Trout in the Town Blog

28/07/2016 - 10:57

The great strength of (good!) science is that it tells us how confident we can be that what you see is a true effect - or just part of the natural random variation in nature. As humans, we are so often "fooled by randomness" - we see faces in clouds and the image of the Madonna in Fried Chicken...

As one of many fascinating aspects of our own Prof. Jon Grey's research, he has contributed to the understanding of what invasive crayfish actually do "do" in our rivers. You can see his thoughts on the most recent National Crayfish Conference that he attended and contributed to here: NATIONAL CRAYFISH CONFERENCE.

Below you can enjoy some fascinating insights into what existing good quality science can tell us about invasive crayfish

Did you know that there are at least 7 non-native species of crayfish in the UK? What do we really know (by controlled measurements) about their impacts on our native fish - including trout and salmon? Is there a crayfish species that is worse for UK waterways than the signal crayfish? The answer to the last question is yes; but right now it is still only here in small numbers...



 

08/07/2016 - 15:55

Andy Thomas gives us a great selection of his three favourite projects from last year. These are a quick highlights of his works to improve trout and sea trout streams in his role as Conservation Officer for Southern England for the Wild Trout Trust. Improving an urban concrete sea trout stream is his first stop...

05/07/2016 - 15:05

Careful and objective research reported at the Annual Get Together of the Wild Trout Trust by Dr. Kevin Wood of the Wildfowl & Wetlands Trust.

04/07/2016 - 14:47

Most rivers run through human settlements at some point during their length. Paradoxically, because the fragmented ownership (or previous water quality) of urban rivers has traditionally discouraged fly fishing clubs, the wild trout populations are often very healthy. 

Andreas Explaining How Opinions and Practices Related to Wild Fish are Changing (see video below..)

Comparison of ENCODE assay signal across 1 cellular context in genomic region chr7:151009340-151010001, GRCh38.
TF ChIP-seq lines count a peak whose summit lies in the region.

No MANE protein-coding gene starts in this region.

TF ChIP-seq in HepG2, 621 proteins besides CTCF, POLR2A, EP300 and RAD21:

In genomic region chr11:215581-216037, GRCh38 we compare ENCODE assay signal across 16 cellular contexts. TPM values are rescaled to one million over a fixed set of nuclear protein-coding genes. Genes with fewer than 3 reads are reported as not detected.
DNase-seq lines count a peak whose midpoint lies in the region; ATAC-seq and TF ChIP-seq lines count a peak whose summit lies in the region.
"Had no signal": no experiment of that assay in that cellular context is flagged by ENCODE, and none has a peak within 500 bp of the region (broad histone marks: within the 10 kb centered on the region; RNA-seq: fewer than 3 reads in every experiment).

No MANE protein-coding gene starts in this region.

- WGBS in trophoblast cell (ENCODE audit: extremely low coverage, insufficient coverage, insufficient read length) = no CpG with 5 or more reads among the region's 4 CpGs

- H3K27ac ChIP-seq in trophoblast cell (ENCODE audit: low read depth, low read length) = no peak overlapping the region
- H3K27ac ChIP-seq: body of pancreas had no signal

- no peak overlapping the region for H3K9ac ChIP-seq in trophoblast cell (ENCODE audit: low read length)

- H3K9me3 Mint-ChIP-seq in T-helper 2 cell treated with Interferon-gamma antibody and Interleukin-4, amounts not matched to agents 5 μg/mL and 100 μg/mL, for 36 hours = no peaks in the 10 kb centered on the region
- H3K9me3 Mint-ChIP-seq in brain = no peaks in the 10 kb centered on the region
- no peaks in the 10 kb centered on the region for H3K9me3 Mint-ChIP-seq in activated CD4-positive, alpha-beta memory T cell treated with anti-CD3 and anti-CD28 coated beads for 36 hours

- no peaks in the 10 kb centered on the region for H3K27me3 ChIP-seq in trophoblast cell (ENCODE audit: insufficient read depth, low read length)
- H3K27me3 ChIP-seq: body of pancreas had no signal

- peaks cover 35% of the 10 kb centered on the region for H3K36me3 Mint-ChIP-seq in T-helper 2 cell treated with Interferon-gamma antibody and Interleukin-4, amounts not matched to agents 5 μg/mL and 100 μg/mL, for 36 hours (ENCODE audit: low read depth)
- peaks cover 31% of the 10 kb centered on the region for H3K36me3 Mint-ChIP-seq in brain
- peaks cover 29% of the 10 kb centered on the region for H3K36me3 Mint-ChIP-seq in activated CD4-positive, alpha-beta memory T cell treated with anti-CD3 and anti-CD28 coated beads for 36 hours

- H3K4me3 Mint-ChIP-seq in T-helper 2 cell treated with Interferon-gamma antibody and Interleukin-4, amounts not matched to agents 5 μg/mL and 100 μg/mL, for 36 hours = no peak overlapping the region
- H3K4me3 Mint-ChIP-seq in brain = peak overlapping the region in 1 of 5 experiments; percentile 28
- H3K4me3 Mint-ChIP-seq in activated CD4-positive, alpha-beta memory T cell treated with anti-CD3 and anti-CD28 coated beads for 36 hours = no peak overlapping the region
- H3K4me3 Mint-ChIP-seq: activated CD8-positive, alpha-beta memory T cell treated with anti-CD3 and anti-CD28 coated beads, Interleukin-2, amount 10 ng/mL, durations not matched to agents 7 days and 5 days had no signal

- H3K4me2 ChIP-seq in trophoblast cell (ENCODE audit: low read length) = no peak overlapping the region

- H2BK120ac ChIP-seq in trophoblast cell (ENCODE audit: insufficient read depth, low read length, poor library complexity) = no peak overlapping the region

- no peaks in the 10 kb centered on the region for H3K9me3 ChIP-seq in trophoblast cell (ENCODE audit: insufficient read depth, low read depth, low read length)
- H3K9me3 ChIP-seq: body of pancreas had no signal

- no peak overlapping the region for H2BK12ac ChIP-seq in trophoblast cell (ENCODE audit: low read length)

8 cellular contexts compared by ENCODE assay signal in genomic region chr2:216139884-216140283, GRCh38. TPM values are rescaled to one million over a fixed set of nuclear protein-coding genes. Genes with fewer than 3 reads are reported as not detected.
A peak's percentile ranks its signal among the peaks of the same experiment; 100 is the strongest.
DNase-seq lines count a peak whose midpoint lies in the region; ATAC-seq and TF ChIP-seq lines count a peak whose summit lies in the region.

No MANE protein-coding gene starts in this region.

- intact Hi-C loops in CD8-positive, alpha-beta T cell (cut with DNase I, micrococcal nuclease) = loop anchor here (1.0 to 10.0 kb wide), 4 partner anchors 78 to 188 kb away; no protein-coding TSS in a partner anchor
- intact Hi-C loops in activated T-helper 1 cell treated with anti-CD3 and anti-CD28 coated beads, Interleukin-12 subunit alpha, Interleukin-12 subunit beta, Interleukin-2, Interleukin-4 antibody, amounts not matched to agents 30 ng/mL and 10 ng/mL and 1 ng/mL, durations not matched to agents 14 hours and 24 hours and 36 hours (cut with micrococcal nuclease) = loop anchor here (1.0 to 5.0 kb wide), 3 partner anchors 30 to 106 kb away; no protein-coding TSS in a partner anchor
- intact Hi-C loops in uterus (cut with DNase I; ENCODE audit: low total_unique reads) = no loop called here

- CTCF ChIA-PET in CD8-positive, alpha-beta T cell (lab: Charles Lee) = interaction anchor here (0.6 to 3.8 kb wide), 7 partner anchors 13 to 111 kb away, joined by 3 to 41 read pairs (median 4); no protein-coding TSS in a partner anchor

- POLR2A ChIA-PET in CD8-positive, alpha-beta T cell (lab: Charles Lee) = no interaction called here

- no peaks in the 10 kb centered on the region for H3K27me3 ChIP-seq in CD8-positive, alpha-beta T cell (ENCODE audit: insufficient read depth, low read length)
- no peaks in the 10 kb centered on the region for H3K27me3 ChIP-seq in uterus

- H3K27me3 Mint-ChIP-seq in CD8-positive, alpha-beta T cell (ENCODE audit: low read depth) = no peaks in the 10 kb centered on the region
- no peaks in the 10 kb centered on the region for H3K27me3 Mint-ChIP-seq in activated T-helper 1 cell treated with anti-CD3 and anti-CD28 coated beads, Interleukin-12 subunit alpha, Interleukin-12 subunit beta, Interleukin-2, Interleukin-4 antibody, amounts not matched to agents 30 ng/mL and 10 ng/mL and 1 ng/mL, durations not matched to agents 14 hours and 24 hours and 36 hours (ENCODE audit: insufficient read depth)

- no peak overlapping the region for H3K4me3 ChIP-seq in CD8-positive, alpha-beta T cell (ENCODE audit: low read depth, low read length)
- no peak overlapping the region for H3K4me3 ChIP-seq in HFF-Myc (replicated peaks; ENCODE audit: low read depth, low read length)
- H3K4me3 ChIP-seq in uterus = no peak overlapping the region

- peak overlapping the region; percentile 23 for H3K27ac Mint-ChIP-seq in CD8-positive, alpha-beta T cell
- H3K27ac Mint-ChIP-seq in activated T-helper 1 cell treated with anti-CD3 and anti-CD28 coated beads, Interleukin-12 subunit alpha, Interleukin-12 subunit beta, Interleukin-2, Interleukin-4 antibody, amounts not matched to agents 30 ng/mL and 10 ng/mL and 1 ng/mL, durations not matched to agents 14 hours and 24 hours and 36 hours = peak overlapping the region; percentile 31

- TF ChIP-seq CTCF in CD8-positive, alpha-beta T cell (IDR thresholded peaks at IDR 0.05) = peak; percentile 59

A regime of benign neglect (rather than removal of cover for insects and fish through over-zealous manicuring) and also the reduction of competitive or genetic impacts from extensive stocking often gives rise to some excellent wild trout fishing in urban settings. 
 
That is so long as the water quality is good enough and there is a viable source of colonisation for wild fish...
 
So, perhaps there are additional benefits to both reducing the number of straying stock fish from heavily-managed rural reaches - and at the same time increasing the supply of well-adapted, stream-bred fish throughout the river system?
 
The big question is - how do you hope to shift such a dominant and long-lasting practice in fisheries that are highly valuable in financial terms... ?
 
Bearing in mind that such fisheries are also subject to some of the strongest rituals and codes of practice when it comes to both fishing and also the keepering of the river...
 
Well, Salisbury & District Angling Club are doing just that and Andreas Topintzis from SADAC gives a great account of it in his talk that he gave to the Wild Trout Trust Annual Get Together (which this year was held at Langford Lakes on the banks of the River Wylye in Wiltshire)
 
29/06/2016 - 16:40

A Five Minute run-down of what the Trust has done with your donations and in-kind support between summer 2015 and summer 2016.

If you think some/all of these things are a good thing, then please support us by donating £3 per month (or even go for life membership or another donation) on this link:

10/05/2016 - 12:42

I'm very pleased to be able to say that life is starting to recolonise after the extensive works to open up the culverted section of the Porter Brook at Matilda Street.

It was a delight to receive the photos on Twitter showing some of the aquatic creatures that are beginning to colonise the daylighted section of channel.



Some of the different beasties that have already moved in include Baetidae (agile darter nymphs), Gammaridae (freshwater shrimp), Heptageniidae (flat "stone-clinging" mayfly nymphs), as well as Oligochaete worms, Caseless caddis of the Hydropsyche and Rhyacophila genuses.

Hopefully the newly-created variation in channel depth, velocity and structure will provide lots of opportunities for more species and individuals for a long time to come.

If you live within striking distance of Sheffield and you want to get in on future invertebrate monitoring and other works in the streams and rivers of the city, you can email them on sheffieldsprite@gmail.com and also see their website at http://www.sheffieldsprite.com/
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